At a minimal level, club volleyball provides the opportunity to learn and improve volleyball skills through hours of additional practice and competition. Club volleyball gives players the opportunity to enhance athletic, social and leadership skills, making new friends from other schools and areas. In addition, since players regularly officiate matches when they are not playing, leadership skills and knowledge and understanding of the game is enhanced. Many players have gone on to be successful college players (at all levels), some are on partial to full athletic scholarships. Others have gone on to coach or officiate at the high school or college level or returned to coach at the club level.
Some teams will only travel to tournaments in region, while others will also travel to other parts of the country. While there is no guarantee that you will be seen by a college coach, the chances are better if they play club volleyball. The high school season coincides with the college season, making it difficult for college coaches to go out to watch players very often. In many cases the high school matches start around 5:00 pm or 6:00 pm making it difficult for a coach to even get to local matches without having to miss their team's practice. The heaviest recruiting time is during the club season. A majority of college coaches search for prospective players at USAV National Qualifiers and USAV Junior National Championships due to the high level of competition and how well the tournaments are organized. Larger tournaments involving teams from several regions attract a lot of interest from college coaches.
The club season generally begins October or November with tryouts and can run through the end of April for in region play and can run through early July for team competing at the USAV National Championships. Teams generally practice two hours at at time and practice one -three times per week. Team will generally play in at least six tournaments (some will play 12 or more). Tournament format can be one day or be as long as four days.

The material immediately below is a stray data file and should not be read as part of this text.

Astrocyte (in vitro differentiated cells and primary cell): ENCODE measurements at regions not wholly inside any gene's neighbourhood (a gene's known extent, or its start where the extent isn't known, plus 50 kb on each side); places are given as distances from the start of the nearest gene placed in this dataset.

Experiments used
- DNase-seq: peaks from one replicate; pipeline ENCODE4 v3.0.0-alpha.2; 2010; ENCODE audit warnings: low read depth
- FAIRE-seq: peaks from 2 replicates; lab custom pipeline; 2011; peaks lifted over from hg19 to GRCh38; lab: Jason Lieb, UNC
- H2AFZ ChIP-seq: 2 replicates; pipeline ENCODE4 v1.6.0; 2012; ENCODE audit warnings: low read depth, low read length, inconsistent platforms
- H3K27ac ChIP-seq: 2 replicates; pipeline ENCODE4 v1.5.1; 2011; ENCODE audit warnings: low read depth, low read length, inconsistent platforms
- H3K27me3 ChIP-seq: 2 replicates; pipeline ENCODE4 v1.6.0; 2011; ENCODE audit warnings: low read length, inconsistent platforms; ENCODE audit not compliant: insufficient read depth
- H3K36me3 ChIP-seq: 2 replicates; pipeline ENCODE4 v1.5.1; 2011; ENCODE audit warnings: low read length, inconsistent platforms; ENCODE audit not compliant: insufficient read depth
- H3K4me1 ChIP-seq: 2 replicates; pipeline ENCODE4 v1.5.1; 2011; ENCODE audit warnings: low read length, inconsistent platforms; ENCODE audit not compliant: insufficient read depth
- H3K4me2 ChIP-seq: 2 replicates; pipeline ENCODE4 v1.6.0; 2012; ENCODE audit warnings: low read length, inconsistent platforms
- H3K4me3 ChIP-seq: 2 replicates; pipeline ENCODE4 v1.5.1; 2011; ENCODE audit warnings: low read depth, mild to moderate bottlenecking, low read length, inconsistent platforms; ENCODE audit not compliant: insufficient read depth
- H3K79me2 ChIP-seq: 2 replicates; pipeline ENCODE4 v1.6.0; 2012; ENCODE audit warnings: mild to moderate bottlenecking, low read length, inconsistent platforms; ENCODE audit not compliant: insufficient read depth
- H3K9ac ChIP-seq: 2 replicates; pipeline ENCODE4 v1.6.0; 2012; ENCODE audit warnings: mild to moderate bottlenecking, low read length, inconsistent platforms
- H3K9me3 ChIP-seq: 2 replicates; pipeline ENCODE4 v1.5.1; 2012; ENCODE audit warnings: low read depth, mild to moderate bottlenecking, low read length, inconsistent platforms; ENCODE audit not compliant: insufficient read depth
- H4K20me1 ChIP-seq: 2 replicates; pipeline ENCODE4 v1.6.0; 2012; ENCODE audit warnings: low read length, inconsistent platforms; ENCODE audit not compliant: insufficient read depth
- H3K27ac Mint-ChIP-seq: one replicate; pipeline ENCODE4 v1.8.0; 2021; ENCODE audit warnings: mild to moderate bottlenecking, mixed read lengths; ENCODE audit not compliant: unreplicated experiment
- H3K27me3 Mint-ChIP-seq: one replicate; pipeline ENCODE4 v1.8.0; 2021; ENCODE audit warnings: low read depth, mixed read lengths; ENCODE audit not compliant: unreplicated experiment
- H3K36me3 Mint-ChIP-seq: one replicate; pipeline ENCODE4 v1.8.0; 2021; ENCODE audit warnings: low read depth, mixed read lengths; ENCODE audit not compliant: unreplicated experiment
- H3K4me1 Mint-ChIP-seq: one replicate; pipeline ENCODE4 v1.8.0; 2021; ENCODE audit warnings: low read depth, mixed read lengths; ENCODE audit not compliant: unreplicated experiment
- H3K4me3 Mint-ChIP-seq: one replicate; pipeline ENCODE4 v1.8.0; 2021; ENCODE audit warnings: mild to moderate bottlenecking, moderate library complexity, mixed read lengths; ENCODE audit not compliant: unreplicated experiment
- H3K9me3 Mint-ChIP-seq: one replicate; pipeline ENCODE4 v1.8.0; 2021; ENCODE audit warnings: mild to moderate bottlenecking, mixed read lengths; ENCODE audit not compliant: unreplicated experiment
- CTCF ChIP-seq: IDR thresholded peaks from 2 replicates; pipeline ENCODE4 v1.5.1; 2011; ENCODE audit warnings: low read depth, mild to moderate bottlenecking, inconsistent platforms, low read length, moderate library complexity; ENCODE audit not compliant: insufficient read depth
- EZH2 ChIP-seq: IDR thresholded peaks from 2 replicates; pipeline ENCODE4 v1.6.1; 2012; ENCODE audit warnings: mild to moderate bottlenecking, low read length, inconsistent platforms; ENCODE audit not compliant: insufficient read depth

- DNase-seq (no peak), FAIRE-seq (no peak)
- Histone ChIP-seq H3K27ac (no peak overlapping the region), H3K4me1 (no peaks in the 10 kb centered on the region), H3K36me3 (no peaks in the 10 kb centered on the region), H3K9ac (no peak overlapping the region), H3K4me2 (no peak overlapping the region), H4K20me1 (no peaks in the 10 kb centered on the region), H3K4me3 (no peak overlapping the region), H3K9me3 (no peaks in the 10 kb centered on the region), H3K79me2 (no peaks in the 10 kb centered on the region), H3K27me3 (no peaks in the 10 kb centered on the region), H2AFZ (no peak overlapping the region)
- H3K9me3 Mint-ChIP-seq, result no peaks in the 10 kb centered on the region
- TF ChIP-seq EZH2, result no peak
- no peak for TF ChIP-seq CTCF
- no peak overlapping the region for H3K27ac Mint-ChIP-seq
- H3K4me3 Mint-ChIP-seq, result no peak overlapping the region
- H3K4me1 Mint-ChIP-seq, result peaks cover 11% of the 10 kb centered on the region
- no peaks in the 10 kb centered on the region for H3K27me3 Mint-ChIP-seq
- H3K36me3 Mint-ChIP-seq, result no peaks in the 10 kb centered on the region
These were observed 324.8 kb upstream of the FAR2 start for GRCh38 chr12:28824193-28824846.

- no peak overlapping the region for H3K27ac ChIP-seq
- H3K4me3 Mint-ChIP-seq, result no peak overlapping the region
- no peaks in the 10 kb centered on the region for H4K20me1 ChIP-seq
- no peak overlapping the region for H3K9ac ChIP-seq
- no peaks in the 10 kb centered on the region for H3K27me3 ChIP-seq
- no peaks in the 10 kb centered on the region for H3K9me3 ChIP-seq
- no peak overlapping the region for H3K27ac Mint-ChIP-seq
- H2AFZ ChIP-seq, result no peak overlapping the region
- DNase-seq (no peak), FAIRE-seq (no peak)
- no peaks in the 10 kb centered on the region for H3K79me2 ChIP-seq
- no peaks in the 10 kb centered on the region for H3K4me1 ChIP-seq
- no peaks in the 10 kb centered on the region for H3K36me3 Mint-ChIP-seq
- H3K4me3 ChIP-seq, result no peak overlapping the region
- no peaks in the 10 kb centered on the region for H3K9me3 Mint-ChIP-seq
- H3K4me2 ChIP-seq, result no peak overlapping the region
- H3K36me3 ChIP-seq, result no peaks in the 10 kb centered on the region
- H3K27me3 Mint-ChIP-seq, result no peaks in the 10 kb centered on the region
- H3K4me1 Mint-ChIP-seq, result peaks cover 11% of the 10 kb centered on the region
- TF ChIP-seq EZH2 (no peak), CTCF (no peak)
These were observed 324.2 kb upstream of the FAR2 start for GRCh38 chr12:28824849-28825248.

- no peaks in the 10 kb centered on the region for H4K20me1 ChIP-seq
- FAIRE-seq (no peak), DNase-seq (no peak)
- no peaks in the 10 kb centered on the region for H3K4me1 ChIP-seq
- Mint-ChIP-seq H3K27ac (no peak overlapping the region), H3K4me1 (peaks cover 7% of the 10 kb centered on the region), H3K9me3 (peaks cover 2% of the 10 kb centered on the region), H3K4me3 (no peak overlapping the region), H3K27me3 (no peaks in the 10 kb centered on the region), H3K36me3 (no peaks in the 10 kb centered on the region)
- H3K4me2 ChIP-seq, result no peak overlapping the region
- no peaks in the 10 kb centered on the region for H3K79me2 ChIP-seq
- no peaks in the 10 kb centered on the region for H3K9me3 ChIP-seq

The cost can run as low as $300 for a season and over $7000 for a season depending on the level of competition, number of tournaments, practice facility costs, coaches' travel costs, coaching expenses, supplies, equipment, balls, etc... Costs should be used for comparison between clubs to make sure you know what is and is not covered in the club fees. Costs may vary depending on uniforms, tournament registration fees, travel included/not included, responsibility of the parents, customer service, and club philosophy.
No matter what your objective (recreation, make varsity for high school, improve), you should be playing because you have fun, love the game and want to play. The willingness to work hard and take responsibility for your improvement rests with you. Your coach is there to help you work toward your goals so let the coach know what you hope to learn and improve on throughout the club season. The most important factor is the kind of coaching you will receive. Coaches at each club have a wide range of coaching experience, from very successful high school and college coaches to those with little experience. It is recommended that each parent check the credentials of the coach who will be coaching your child.
A coach has great influence on a player's life. This is the adult in the club who your child will spend the most time. The coach, if possible, should have some experience in either coaching, teaching, or at least playing volleyball. The best coaches are students of the game and continue to grow regardless of experience or previous success. It is recommended that all coaches understand the basics of first aid, because injuries do occur.
The club director as well as the coach should be able to provide a bio or resume with their specific experience and/or credentials to coach. It is okay to ask for this information; your child will be spending a lot of time in practice and on competition days with the coaching staff.
USA Volleyball and North Country Region Volleyball require each coach who works with juniors to meet these minimum standards:
A few of the biggest responsibilities are encouraging good sportsmanship and responsible behavior, support and encourage your child win or lose, providing support financially and assist with transportation. Parents also have the responsibility to conduct themselves in a reasonable, responsible manner. Parents must be aware that they have as much, if not more, influence on the chemistry of their team than the coach. How can a player be a good team member when they must listen to a parent bad mouth their teammates or coach? How can the team have good chemistry when parents sit in the stands and make disparaging comments about players or coaches to other parents?